Herpetoculture is the keeping of live reptile
Reptiles are members of a class of air-breathing, ectothermic vertebrates which are characterized by laying shelled eggs , and having skin covered in scales and/or scutes. They are tetrapods, either having four limbs or being descended from four-limbed ancestors...

s and amphibians in captivity
Captivity (animal)
Animals that live under human care are in captivity. Captivity can be used as a generalizing term to describe the keeping of either domesticated animals or wild animals. This may include for example farms, private homes and zoos...

, whether as a hobby
A hobby is a regular activity or interest that is undertaken for pleasure, typically done during one's leisure time.- Etymology :A hobby horse is a wooden or wickerwork toy made to be ridden just like a real horse...

 or as a commercial breeding
Biological reproduction
Reproduction is the biological process by which new "offspring" individual organisms are produced from their "parents". Reproduction is a fundamental feature of all known life; each individual organism exists as the result of reproduction...

 operation. "Herps" is an informal term that refers to both reptiles and amphibians. It is undertaken by people of all ages and from all walks of life, including, but not limited to career herpetologists, professional reptile or amphibian breeders, and casual hobbyists. It is considered by many to be different from pet
A pet is a household animal kept for companionship and a person's enjoyment, as opposed to wild animals or to livestock, laboratory animals, working animals or sport animals, which are kept for economic or productive reasons. The most popular pets are noted for their loyal or playful...

 keeping in that a few of its practitioners consider theirs animals as "pets"; most herpetoculturists do not give names to their animals, and most do not bond in the same way as pet keepers bond with their cats and dogs. However, some amateur herpetoculturists do treat their animals as pets and interact with them accordingly.


The origin of the word "herpetoculture" is credited to Tom Huff, who devised the word to distinguish what he, as a self-described "herpetoculturist", was doing -- working to keeping reptiles and amphibians alive and healthy -- from what herpetologists of that era were generally doing, namely, collecting specimens for preservation in museum collections.


There are long-standing differences and disputes between herpetoculturists and professional herpetologists. With professional herpetology's increasing focus on scientific research, including conservation biology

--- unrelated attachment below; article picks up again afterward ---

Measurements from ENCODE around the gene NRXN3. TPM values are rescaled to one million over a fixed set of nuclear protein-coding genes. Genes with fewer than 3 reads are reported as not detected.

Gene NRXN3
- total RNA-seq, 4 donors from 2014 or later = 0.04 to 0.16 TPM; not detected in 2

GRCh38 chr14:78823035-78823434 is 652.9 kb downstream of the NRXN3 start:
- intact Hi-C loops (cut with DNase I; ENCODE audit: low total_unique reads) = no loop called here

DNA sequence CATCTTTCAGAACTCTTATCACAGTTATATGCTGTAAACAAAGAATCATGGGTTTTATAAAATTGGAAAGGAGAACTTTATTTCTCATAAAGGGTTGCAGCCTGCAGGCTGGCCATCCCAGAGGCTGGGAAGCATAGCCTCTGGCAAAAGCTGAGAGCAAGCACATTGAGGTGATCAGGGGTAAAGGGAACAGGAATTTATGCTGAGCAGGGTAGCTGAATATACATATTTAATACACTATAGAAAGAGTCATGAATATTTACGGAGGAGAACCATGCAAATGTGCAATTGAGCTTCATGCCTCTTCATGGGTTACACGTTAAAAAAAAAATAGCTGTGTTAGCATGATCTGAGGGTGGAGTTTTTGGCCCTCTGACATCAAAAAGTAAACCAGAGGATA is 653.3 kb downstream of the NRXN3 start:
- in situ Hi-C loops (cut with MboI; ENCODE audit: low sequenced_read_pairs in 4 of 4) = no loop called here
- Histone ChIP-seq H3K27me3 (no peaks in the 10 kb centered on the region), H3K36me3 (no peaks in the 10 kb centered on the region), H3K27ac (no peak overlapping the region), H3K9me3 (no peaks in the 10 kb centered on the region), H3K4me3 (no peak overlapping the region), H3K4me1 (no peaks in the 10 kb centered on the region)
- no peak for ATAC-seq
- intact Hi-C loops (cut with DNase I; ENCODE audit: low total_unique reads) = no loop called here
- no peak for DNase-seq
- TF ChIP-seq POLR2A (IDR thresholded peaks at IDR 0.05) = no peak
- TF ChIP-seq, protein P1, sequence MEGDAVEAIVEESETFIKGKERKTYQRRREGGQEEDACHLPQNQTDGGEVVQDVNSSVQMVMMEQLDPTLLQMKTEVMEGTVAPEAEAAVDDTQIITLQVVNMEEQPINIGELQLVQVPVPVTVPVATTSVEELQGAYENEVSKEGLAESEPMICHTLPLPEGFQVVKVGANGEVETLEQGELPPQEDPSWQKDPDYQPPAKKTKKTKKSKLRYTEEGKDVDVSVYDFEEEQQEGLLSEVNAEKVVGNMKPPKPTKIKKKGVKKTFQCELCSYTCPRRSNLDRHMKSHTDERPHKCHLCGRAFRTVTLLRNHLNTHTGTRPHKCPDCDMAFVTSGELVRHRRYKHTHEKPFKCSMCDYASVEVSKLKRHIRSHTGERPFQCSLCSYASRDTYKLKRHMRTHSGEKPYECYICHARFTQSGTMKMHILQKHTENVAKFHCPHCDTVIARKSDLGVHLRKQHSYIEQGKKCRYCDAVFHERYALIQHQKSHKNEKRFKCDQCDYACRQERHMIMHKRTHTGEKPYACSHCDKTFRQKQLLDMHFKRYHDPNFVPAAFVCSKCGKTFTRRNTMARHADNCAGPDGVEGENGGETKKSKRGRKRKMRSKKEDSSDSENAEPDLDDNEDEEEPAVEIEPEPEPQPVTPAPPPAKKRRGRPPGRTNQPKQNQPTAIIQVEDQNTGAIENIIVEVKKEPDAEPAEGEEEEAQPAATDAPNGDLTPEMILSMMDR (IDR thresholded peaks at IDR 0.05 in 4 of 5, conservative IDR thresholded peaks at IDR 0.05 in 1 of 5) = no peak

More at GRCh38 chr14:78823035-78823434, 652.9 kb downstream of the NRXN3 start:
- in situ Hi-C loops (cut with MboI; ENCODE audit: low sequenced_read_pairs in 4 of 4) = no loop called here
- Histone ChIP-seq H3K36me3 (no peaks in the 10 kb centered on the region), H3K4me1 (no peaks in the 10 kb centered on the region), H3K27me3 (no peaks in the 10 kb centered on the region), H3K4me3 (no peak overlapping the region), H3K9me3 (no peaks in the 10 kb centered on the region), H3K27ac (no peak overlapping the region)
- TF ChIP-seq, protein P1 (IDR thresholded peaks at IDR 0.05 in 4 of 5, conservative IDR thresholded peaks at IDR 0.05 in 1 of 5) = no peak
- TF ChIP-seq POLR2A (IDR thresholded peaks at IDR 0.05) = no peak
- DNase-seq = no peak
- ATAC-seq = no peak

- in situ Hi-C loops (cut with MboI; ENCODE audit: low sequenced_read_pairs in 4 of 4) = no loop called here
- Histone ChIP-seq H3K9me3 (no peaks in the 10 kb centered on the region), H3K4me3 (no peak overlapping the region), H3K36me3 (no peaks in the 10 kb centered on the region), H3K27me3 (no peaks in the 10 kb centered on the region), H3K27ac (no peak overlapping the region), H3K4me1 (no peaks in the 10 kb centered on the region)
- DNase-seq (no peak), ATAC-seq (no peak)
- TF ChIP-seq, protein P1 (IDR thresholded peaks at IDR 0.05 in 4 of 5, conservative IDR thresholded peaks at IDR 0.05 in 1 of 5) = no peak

Conservation biology
Conservation biology is the scientific study of the nature and status of Earth's biodiversity with the aim of protecting species, their habitats, and ecosystems from excessive rates of extinction...

, some herpetologists believe that herpetoculturists are part of the problem: that collecting specimens from the wild for the live animal trade is having an adverse impact on wild populations. While many captive bred reptiles and amphibians are offered for sale at pet stores and reptile shows such as bearded dragons, corn snake
Corn Snake
The Corn Snake , or Red Rat Snake, is a North American species of Rat Snake that subdues its small prey by constriction. The name "Corn Snake" is a holdover from the days when southern farmers stored harvested ears of corn in a wood frame or log building called a crib...

s and leopard geckos, many animals sold are still removed from the wild. Complicating the matter further is the growing problem of exotic species escaping or being released into the wild where they occasionally establish populations outside of their natural ranges, part of the larger issue referred to as invasive species
Invasive species
"Invasive species", or invasive exotics, is a nomenclature term and categorization phrase used for flora and fauna, and for specific restoration-preservation processes in native habitats, with several definitions....


Herpetoculturists respond that with few exceptions, wild collecting is incidental and trivial compared to the losses resulting from habitat destruction and modification, highway mortality, and killing by people out of fear or ignorance. Herpetologists collecting specimens for preservation are also blamed for depleting local populations. Many herpetoculturists maintain that their animals are bred in captivity wherever possible and that their captive breeding efforts actually help to preserve threatened species. In addition, they contend that herpetoculture has saved some species from extinction.

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